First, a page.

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Earlier today, I noted Mike Isikoff’s report in Newsweek about the dramatic and highly repressive steps taken by the Gonzales Justice Department against Thomas Tamm, a former lawyer they evidently suspect of having told the press about the Bush Administration’s felonious surveillance program. I wondered when FBI agents will be sent to raid the home of Alberto Gonzales, John Boehner and the nameless White House aide who tried to help Gonzales out of his latest perjury rap? That won’t happen, for a simple reason: these are not legitimate law enforcement activities, they are politically motivated repression. And now I see that the folks over at CREW are asking exactly the same question: who is being appointed to handle the probe into the public leaks by John A. Boehner?
Today, Citizens for Responsibility and Ethics in Washington (CREW) filed a complaint with the Department of Justice asking that the Counterespionage Section of the National Security Division initiate an investigation into whether House Minority Leader John A. Boehner (R-OH) violated the law by leaking classified information.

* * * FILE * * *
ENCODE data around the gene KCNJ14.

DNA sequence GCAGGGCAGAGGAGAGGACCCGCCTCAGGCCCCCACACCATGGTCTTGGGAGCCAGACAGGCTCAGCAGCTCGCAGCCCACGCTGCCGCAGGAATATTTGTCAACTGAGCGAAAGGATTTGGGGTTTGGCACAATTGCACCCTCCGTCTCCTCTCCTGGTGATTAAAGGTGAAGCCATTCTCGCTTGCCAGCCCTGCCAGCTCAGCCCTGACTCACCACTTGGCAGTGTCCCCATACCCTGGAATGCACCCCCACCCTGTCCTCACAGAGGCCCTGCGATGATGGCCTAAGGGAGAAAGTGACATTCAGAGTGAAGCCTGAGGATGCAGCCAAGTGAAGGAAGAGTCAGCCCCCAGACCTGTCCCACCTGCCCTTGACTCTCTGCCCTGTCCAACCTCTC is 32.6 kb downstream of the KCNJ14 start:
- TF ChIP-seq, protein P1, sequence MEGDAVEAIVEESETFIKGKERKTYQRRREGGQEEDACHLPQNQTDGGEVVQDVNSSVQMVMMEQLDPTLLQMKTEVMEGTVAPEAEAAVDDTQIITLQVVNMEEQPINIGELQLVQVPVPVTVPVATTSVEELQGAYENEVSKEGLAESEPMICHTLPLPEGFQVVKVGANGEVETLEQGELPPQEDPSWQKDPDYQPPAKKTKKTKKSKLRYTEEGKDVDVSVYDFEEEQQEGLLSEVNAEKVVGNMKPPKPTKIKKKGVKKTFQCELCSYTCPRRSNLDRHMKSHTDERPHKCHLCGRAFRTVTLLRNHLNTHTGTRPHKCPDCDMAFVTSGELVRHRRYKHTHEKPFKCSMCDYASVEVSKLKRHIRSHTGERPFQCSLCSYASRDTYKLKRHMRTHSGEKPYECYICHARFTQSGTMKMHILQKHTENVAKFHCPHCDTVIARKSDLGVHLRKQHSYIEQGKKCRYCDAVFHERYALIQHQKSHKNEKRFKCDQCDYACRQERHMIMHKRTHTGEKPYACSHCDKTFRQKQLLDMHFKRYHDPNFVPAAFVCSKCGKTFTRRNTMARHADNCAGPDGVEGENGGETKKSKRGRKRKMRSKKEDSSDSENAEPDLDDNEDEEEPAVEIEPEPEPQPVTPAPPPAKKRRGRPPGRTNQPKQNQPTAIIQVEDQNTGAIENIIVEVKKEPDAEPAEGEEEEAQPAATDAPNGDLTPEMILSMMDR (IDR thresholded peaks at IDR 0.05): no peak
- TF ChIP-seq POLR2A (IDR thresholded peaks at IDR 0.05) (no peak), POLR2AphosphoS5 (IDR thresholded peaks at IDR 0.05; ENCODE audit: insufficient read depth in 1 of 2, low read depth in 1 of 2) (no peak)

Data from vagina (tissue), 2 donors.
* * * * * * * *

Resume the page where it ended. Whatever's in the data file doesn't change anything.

Then, of course, we need the investigation of Gonzales, and of the White House for their respective leaks as well. For the latter, I’d certainly start with Vice President Cheney’s office. That’s the usual source of national security threatening leaks in Washington these days.
More from Scott Horton:
Conversation — August 5, 2016, 12:08 pm
Sidney Blumenthal on the origins of the Republican Party, the fallout from Clinton’s emails, and his new biography of Abraham Lincoln
Conversation — March 30, 2016, 3:44 pm
Joseph Hickman discusses his new book, The Burn Pits, which tells the story of thousands of U.S. soldiers who, after returning from Iraq and Afghanistan, have developed rare cancers and respiratory diseases.
Years ago, I lived in Montana, a land of purple sunsets, clear streams, and snowflakes the size of silver dollars drifting through the cold air. There were no speed limits and you could legally drive drunk. My small apartment in Missoula had little privacy. In order to write, I rented an off-season fishing cabin on Rock Creek, a one-room place with a bed and a bureau. I lacked the budget for a desk. My idea was to remove a sliding door from a closet in my apartment and place it over a couple of hastily cobbled-together sawhorses.
Annual premium on a $6,000 life insurance policy for a champion German shepherd:
Astronomers discovered a pulsar called a superbubble, which spins 716 times per second.
Nigerian president Muhammadu Buhari told reporters that his wife “belonged to” his kitchen.
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“Matt was happy enough to sustain himself on the detritus of a world he saw as careening toward self-destruction, and equally happy to scam a government he despised. 'I’m glad everyone’s so wasteful,' he told me. 'It supports my lifestyle.'”